Waikiki, on Oahu’s south shore, is most famous for its beaches, and The Royal Hawaiian, a beachfront luxury hotel, helped make that happen. The Mai Tai cocktail was first served here in 1953, and the original recipe is still offered at the Mai Tai Bar, best sipped observing the breathtaking views of Diamond Head (one of the island’s volcanic craters) and the Pacific Ocean. Built in 1927, the iconic “Pink Palace of the Pacific” is easily the most recognizable hotel on Oahu. Royal suite guests are offered concierge assistance with limo service to get out and about, accommodations near a private beach, and a private cocktail party with the general manager.
The chic 353-room Modern Honolulu caters to the club kids (with cash) who have grown up a little. The sleek outdoor pools have no shortage of obvious and hidden lounge areas, perfect for those looking for a more discreet stay. The Modern is home to the popular library-themed bar the Study, which opens into Addiction, Waikiki’s hottest nightclub.
If you want to be close to the action but not in the middle of it, rent a car and escape to Ko Olina—a peaceful haven on the western coast of Oahu—and check into the Four Seasons O’ahu at Ko Olina, which opened last year and is one of only a handful of properties on the island. Featuring a $17,000-per-night penthouse and two-bedroom villas with private screening rooms and service kitchens, the hotel offers deluxe butler-serviced pool cabanas at an adults-only infinity pool.
It also offers megayacht charters and private-helicopter volcano flyover adventures. The helis are also available for guests who want to island-hop in style, or for those who want to get a view of the picture-perfect sacred site of Palehua, a trailhead located at the end of a six-mile private road.
For more of a honeymoon vibe, hit up Kauai, the fourth largest of the Hawaiian islands. The view of Hanalei Bay at the St. Regis Princeville is almost impossible to beat. Here, personal butlers handle everything from arranging private beachfront massages to pressing your tuxedo—a must for their formal dinner dress code.
Harkening back to the Hawaii that once was, the Hualalai Four Seasons on Hawaii Island (better known as Big Island) is home to 243 spacious guest rooms and suites, many of which are housed within intimate low-slung bungalows with ocean views. An extensive collection of native Hawaiian art can be seen throughout, along with nature-inspired decor and outdoor living areas that offer stellar views of the Kona-Kohala Coast. Villa guests have access to the Hualalai Golf Course, a Jack Nicklaus–designed course set within black lava fields along the coast.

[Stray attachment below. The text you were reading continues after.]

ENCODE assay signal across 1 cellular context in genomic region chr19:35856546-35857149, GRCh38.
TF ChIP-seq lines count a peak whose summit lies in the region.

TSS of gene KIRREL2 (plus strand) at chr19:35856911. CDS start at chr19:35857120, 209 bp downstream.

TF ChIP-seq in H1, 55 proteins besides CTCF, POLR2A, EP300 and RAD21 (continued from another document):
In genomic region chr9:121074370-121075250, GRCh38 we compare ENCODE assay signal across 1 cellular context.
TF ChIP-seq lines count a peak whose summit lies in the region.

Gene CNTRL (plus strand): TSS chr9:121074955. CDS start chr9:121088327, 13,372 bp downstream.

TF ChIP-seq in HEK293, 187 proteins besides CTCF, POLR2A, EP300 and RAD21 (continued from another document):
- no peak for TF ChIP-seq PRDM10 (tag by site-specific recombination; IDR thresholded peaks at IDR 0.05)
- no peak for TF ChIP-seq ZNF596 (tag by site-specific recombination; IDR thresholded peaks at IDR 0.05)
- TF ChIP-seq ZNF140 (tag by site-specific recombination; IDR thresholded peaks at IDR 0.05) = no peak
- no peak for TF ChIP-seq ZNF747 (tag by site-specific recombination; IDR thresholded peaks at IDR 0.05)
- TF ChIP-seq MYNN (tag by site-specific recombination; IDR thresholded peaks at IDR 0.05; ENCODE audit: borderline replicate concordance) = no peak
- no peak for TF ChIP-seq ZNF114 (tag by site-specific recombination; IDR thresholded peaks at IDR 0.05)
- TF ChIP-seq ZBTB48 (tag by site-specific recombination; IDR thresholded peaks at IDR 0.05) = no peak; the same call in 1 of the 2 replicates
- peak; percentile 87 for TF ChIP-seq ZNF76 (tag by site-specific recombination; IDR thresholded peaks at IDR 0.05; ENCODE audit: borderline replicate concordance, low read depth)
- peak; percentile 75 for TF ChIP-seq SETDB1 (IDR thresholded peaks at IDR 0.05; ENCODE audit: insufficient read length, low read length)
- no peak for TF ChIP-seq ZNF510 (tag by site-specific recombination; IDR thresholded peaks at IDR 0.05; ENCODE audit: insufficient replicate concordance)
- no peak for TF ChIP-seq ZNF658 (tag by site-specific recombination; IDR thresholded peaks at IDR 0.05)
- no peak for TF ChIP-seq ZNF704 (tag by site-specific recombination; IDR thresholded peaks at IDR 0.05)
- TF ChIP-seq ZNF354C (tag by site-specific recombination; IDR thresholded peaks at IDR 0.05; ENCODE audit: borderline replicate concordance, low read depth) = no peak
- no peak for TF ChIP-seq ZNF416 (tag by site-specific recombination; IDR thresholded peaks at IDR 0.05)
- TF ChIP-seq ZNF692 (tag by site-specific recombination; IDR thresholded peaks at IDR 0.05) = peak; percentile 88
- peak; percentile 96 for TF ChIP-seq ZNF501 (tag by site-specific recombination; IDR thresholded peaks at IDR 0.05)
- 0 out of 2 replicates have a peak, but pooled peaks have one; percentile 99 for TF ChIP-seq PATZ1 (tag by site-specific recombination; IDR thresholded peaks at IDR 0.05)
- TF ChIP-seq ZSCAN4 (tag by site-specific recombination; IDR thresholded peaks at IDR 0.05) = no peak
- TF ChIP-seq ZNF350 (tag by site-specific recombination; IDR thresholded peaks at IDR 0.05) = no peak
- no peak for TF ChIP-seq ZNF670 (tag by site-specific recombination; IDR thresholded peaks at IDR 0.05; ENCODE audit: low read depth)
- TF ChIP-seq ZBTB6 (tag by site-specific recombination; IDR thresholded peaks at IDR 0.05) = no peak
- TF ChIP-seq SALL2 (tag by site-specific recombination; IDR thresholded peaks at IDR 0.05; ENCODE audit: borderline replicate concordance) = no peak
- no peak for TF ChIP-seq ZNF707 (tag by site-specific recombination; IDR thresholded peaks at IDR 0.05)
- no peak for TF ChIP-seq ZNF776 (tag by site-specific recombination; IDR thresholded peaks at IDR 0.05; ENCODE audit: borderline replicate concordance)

If you’re into a more laid-back vibe, Lanai (home to two Four Seasons properties) and Maui are ideal. The Ritz Carlton Hotel, on Maui in Kapalua, is the most exclusive resort but worth the challenge of booking here (VIPs take over in high season). It is separated from ocean cliffs by an ancient Hawaiian burial site and sits in isolation atop an amazing cliff soaring above Molokai Island.
The tiered swimming pools are connected by waterfalls and surrounded by beach bars. You can get your golf game on here, too. The resort houses a premier practice facility, and the Arnold Palmer–codesigned Bay Course. Once you’re feeling confident, head to the nearby Plantation Course at Kapalua, one of the first projects by the team of Bill Coore and Ben Crenshaw and the home of the PGA Tour’s tournament of champions.
The Grand Wailea, a Waldorf Astoria Resort, is another of Maui’s most stunning properties. It starts with cascading waterfalls at the entrance and also boasts the world’s only “water elevator,” emerging from a volcano in the pool. That volcano sits right beside a giant multilevel pool area with water slides, rope swings, more waterfalls, and a river that connects its nine pools. An incredible private art collection is on grand display indoors, where suites are equipped with private lounges, luxury kitchens, and hidden interior elevators. The Spa Grande uses local ingredients like Hawaiian macadamia nuts, coconut milk and cream, and pineapple for its signature treatments.
— Fabiana Santana
6. Hitting the Water
Surfing—”the sport of kings”—was born off Hawaii’s sacred shores. Experts head straight to famous breaks like Jaws and Waimea, but beginners start out with a little help from Surf Hawaii-Surf School. Located on Oahu’s North Shore, the school focuses on small groups (three to five students, max), migrating up and down the shore to find the perfect waves for their skill level. A lesson starts at a reasonable $85 for two hours, including gear and instruction from owner/big-wave surfer Edison de Paula and his team.